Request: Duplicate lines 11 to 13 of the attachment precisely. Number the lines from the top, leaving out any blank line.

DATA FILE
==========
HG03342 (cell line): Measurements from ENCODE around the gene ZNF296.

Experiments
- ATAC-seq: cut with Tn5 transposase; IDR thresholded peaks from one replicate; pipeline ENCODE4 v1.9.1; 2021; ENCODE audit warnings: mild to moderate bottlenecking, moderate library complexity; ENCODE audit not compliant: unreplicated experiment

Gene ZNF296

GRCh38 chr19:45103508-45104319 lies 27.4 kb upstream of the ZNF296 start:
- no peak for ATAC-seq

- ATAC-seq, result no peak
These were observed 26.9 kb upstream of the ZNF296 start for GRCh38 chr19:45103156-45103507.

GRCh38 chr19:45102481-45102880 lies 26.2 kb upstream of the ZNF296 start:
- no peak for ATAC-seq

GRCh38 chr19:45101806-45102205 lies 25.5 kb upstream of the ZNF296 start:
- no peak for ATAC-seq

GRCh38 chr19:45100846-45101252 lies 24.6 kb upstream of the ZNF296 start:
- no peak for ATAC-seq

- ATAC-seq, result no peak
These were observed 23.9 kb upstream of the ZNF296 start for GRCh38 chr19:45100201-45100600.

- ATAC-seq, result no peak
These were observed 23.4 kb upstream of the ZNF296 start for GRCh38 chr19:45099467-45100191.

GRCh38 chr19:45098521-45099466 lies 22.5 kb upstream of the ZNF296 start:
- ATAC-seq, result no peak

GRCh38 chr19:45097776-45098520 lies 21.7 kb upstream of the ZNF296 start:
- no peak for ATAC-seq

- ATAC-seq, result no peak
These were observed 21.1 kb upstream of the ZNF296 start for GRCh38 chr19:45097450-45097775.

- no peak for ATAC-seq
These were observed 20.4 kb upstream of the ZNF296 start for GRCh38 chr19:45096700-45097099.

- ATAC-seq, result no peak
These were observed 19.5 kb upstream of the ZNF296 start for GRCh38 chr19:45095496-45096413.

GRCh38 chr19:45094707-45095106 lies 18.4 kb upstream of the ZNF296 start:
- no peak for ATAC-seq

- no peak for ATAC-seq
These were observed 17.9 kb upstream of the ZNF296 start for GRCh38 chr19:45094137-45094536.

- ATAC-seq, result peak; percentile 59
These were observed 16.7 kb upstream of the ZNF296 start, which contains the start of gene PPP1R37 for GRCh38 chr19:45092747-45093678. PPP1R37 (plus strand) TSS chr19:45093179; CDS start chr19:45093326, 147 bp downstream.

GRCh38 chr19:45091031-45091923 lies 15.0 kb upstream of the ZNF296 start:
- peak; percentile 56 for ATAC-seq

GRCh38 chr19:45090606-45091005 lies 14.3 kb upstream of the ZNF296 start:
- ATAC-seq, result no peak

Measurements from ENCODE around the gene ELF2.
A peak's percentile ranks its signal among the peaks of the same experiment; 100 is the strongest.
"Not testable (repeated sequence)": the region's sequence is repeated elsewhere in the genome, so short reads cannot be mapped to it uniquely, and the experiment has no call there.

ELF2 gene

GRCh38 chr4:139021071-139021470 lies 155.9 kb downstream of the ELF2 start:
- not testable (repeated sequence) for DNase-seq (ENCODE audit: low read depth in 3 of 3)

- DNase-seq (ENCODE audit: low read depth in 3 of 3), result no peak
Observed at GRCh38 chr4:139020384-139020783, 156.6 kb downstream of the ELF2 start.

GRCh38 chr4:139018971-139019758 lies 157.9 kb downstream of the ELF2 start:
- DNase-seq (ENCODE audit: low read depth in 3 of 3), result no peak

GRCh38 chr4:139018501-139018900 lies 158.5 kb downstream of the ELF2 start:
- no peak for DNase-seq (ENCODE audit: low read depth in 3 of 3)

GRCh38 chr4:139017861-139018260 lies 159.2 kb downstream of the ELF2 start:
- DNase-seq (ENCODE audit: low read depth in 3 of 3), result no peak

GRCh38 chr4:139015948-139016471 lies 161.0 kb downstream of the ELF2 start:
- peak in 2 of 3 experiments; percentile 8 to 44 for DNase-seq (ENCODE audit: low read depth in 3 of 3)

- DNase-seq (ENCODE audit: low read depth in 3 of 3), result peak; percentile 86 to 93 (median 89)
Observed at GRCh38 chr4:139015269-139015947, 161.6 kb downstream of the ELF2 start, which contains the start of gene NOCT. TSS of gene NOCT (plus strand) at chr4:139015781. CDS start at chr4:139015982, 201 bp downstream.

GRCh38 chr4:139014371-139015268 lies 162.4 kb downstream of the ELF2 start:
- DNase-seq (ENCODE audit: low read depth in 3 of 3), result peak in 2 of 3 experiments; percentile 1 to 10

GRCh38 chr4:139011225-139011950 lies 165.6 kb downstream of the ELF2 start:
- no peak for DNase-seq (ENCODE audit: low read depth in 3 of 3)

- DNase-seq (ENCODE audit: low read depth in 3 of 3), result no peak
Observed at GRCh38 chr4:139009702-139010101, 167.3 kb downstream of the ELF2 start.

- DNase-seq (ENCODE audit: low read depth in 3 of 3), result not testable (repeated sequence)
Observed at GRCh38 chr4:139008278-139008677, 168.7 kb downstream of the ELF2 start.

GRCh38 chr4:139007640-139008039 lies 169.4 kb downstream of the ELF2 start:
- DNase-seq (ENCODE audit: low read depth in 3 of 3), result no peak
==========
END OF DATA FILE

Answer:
GRCh38 chr19:45101806-45102205 lies 25.5 kb upstream of the ZNF296 start:
- no peak for ATAC-seq

GRCh38 chr19:45100846-45101252 lies 24.6 kb upstream of the ZNF296 start: